I’m a big fan of Touchstone’s blog and the posts of senior editor S. M. Hutchens in particular. A very deep guy. That’s why I was intrigued when I found a book review of his in the New Atlantis entitled "The Evangelical Ecologist" while googling myself (if that doesn’t sound too crude).*
He’s responding to E. O. Wilson’s The Creation: An Appeal to Save Life on Earth, in which Wilson
asks the imaginary Baptist pastor to whom the book is addressed to search his faith for reason to make common cause in earth-saving with Wilson’s own secular humanism, the dogmatics of which assert that “heaven and hell are what we create for ourselves on this planet.
Wade through Hutchens’ dialectic and what emerges is a fantastic insight into how easily the Church can be gripped by the humanistic evangelism of the environmental movement, where conservation of Creation is an end in and of itself, and God’s privilege to destroy and remake the earth becomes as much of an anethama to us as Peter’s revulsion to the Cross.
Get thee behind me, satan!
The Westminster Catechism "suggests" the chief end of man is to glorify God, but it’s pretty easy to find ourselves absorbed in thinking a green earth is an end rather than a means. Similarly, our common use of Psalm 24 to proclaim God’s ownership – and by extension, proclaim our stewardship – rarely sweeps us into verses 3-4 (only the pure in heart stand in God’s holy presence), let alone verses 7-10 (Who is this King of Glory? The Lord strong and mighty, the Lord mighty in battle…). But it should.
No, not should. It must, because He Is.
HE’S ALSO FOUND the spot that I couldn’t itch the past couple of trips to Boise. [Click and scroll down for my thoughts under Ed Brown’s lecture notes. db]. There I found myself among Christ-loving people who earnestly believe God would never, could never, destroy the earth as we know it to establish a New One, but instead wants the Church to serve and redeem the planet through our charitable stewardship.
Here’s Hutchens’ reaction to this sort of thinking:
Here, then, is the first inescapable offense Christianity gives to earth-piety: the earth as we know it empirically is not a final thing but a first creation. The second offense is that Christianity’s principal reason for the earth’s existence is to serve the cause of human redemption, to be defined and carried out not by what seems reasonable to man, but the purpose and method of God. The earth is presented to the faith as sacramental, and as sacrament its end is to be consumed so that a second and higher Creation may come. Its end is as the end of man who has been made from and returns to its dust, who must pass away so the Second and Eternal Man can arise to take his place in a new heaven and earth, the old having passed away. It is difficult to exaggerate the breadth and depth of the chasm that exists between biblical religion and earth-piety.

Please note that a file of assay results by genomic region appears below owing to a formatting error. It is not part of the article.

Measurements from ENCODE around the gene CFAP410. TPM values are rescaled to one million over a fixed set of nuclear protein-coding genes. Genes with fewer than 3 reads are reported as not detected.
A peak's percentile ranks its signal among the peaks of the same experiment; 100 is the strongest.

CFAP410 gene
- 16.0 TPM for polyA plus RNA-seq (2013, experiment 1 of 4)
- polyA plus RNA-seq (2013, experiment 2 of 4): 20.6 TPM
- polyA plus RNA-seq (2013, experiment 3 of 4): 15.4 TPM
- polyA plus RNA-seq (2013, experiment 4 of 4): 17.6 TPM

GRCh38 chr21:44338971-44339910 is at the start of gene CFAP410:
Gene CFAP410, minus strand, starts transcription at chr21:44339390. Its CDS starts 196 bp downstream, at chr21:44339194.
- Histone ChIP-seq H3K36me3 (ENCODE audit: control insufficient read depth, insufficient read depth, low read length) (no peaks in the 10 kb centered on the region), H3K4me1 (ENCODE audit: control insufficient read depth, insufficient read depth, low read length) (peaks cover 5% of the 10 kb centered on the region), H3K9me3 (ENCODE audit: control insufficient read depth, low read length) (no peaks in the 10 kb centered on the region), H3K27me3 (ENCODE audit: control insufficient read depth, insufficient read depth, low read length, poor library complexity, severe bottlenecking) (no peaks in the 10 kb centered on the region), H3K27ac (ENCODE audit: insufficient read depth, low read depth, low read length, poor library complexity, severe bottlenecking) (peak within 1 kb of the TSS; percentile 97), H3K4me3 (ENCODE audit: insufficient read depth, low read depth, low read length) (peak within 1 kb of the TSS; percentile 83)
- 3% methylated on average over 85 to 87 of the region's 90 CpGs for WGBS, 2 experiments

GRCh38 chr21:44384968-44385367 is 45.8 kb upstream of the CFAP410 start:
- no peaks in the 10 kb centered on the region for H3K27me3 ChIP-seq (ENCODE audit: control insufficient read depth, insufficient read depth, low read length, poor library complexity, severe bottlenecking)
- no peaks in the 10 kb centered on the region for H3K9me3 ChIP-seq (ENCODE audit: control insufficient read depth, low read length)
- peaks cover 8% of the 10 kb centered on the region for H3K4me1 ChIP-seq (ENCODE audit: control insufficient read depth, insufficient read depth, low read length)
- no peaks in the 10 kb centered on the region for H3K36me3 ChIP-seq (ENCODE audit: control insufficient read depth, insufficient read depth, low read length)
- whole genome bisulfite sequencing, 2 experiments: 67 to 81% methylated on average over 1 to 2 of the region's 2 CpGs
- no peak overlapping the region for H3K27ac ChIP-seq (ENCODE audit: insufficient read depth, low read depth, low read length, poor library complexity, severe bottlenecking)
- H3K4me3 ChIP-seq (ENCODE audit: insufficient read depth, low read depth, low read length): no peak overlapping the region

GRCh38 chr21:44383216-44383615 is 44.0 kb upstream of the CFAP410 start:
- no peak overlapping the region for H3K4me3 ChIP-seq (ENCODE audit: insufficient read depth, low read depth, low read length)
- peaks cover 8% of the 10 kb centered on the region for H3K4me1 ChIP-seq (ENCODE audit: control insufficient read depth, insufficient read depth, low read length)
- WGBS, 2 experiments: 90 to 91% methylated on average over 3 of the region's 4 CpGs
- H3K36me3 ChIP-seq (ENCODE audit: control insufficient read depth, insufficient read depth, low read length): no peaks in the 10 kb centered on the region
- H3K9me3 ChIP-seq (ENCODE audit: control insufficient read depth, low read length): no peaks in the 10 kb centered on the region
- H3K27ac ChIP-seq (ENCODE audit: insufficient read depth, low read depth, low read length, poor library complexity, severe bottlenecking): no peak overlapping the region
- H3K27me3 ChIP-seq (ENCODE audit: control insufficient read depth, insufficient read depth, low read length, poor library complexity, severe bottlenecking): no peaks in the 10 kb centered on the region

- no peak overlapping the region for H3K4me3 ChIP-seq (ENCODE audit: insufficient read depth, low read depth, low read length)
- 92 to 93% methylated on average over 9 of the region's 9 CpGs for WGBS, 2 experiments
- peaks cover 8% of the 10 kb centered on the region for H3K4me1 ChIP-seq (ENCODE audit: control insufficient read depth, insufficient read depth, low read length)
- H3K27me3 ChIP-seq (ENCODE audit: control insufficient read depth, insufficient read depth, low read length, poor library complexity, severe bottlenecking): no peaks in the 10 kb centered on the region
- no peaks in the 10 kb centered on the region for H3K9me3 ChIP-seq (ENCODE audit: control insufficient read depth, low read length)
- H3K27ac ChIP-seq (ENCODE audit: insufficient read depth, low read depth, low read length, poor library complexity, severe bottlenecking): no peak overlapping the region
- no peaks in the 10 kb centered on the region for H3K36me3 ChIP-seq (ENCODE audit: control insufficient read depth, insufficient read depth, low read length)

Thinking of the earth (and all those bullocks!) as a sacrament to be consumed might jive with the Old Covenant but doesn’t exactly lash up with John 3:16, where Christ’s sacrifice is by definition substitutional and given for "the world." And what about those who never returned to dust? Will Enoch or Elijah single-handedly keep Christ from assuming the throne? Not likely.
Regardless of which perspective you take on God’s ultimate intent for the planet just chewing on both is pretty humbling. It gets me to my knees in an earnest prayer to ask for wisdom to do whatever He wants me to do with the earth today, that His will will be done. And maybe that’s the point of such an exercise.
In the end Hutchens offers a scriptural antidote ("Let me suggest that the rule for proper treatment of the biosphere contemplated by the scriptures is not based in consideration of biological life itself, but upon the law of love of God and neighbor…"), an encouraging word on the good to be gained when all men recognize God’s majesty in nature, a reminder that all things are ultimately governed by God’s will, and a warning that the tendency of humansim is invariably worship of creation rather than Creator.
I appreciated getting all four of these today. Absorb the whole article when you have some time.
*No, in case you’re wondering, he didn’t ask me whether "The Evangelical Ecologist" was protected under a Creative Commons Attribution-Noncommercial-No Derivative Works 3.0 United States License [Exodus 20:15], or whether I thought it was o.k. to be associated with an atheist like E. O. Wilson. But hey – that’s what grace is all about, right?